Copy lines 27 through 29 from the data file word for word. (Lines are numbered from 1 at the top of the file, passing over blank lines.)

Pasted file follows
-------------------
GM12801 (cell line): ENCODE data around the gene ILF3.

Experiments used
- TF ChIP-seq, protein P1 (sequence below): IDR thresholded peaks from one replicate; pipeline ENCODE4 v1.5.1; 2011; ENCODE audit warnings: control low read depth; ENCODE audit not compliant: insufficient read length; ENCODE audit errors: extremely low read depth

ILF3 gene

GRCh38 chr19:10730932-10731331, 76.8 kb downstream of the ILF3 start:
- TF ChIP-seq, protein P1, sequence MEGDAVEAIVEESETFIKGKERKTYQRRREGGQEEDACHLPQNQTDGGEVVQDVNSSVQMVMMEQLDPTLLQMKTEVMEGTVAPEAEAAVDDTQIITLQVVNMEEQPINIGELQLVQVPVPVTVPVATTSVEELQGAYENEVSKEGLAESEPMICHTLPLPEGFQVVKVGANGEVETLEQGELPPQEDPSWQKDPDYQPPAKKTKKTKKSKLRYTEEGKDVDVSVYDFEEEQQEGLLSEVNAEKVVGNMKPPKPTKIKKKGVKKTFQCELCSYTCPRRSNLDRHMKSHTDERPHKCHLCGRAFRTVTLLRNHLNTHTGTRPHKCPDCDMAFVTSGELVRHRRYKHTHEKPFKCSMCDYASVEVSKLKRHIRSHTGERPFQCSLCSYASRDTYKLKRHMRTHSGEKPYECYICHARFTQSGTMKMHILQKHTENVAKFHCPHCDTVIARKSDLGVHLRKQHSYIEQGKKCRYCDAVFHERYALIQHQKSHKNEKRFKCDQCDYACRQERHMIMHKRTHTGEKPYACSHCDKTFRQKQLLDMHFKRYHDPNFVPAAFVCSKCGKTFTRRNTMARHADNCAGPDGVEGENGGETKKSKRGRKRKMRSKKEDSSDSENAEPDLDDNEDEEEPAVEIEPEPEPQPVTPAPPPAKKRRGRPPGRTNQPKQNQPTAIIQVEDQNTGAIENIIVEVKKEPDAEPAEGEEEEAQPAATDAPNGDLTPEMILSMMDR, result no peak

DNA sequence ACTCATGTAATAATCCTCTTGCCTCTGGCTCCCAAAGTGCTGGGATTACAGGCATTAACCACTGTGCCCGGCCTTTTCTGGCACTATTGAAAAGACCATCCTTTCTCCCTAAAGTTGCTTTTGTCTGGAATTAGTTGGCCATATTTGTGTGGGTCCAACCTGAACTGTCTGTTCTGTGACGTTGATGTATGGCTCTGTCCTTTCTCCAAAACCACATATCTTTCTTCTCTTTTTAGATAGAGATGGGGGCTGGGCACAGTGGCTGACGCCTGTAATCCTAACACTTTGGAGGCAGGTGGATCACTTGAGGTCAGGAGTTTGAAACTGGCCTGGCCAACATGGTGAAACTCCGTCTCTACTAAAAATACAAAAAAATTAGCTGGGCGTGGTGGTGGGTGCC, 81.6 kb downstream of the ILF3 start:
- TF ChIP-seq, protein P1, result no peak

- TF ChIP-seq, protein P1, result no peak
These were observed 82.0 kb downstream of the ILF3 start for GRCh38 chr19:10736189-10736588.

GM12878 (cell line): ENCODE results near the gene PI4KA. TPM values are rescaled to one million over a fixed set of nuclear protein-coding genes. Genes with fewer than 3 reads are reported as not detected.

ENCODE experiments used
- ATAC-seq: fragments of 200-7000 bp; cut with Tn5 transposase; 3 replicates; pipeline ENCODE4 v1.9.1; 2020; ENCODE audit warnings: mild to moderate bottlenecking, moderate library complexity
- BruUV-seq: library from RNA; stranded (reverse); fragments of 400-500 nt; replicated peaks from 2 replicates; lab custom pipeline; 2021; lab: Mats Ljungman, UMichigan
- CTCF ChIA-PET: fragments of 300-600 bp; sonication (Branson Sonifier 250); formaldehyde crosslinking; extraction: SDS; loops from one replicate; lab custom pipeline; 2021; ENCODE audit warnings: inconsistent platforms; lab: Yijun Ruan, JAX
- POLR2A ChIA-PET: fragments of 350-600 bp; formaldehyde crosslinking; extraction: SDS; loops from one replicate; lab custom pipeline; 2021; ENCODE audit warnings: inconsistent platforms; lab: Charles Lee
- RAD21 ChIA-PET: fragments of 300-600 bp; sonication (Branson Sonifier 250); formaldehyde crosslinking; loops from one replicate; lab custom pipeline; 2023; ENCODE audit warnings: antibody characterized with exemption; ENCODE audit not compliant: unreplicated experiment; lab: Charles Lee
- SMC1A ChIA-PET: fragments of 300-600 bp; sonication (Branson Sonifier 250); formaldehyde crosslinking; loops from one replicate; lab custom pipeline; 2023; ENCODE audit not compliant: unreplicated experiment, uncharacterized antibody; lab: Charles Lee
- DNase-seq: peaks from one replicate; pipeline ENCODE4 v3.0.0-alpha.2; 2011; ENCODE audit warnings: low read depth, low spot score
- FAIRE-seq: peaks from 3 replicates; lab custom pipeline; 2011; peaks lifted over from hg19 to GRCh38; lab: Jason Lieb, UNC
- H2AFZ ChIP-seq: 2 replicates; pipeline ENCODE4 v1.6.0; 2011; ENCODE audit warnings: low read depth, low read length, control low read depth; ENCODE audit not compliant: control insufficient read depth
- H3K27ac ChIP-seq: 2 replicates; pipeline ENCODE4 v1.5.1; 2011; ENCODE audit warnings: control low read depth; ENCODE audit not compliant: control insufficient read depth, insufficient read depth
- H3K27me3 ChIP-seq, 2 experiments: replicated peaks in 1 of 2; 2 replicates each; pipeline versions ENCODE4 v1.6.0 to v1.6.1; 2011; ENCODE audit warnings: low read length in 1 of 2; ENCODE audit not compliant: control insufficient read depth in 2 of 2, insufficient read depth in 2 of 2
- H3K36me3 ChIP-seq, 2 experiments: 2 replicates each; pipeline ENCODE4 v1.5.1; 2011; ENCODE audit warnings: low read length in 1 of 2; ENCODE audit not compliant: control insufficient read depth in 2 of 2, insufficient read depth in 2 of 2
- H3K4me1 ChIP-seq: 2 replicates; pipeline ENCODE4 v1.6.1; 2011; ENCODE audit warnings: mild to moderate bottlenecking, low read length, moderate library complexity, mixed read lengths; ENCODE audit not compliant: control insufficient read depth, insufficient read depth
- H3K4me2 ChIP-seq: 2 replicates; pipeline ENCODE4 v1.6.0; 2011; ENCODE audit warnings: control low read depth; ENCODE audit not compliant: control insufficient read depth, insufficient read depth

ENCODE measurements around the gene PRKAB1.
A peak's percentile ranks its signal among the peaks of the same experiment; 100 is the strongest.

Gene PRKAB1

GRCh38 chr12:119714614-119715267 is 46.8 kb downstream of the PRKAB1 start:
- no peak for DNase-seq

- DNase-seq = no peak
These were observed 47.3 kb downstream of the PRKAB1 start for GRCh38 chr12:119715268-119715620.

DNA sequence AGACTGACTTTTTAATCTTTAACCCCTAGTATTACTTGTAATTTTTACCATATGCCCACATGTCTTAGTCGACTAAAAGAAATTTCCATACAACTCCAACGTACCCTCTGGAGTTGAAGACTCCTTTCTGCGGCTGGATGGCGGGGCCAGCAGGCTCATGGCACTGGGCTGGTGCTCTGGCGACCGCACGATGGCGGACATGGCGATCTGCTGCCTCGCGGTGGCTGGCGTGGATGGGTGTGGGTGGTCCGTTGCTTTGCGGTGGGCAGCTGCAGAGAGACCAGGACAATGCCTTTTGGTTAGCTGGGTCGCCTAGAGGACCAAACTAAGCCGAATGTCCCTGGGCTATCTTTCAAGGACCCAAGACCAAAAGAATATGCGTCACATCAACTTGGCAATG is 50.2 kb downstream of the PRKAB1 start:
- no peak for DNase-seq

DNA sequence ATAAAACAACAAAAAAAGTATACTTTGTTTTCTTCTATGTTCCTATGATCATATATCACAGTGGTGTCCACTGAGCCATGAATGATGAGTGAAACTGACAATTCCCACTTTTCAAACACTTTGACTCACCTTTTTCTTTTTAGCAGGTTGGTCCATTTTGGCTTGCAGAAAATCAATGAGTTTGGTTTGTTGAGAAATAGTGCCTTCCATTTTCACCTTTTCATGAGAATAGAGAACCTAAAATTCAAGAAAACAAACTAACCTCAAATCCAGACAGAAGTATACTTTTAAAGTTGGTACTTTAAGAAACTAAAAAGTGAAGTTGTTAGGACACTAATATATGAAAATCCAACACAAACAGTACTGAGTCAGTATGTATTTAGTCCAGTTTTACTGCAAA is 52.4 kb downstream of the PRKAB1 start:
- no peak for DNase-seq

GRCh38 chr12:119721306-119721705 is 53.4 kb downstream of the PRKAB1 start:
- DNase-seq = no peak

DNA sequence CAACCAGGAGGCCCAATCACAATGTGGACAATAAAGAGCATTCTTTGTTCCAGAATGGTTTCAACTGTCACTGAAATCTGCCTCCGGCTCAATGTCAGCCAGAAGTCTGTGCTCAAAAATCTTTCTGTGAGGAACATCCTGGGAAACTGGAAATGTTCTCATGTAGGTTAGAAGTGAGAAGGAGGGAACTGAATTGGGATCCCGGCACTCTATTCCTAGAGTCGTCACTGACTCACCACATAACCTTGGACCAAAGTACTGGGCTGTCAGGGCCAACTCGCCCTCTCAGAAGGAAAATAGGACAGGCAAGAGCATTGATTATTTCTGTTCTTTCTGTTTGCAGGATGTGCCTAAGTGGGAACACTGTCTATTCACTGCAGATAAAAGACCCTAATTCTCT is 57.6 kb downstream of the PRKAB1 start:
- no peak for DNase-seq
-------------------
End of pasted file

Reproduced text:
ENCODE measurements around the gene PRKAB1.
A peak's percentile ranks its signal among the peaks of the same experiment; 100 is the strongest.

Gene PRKAB1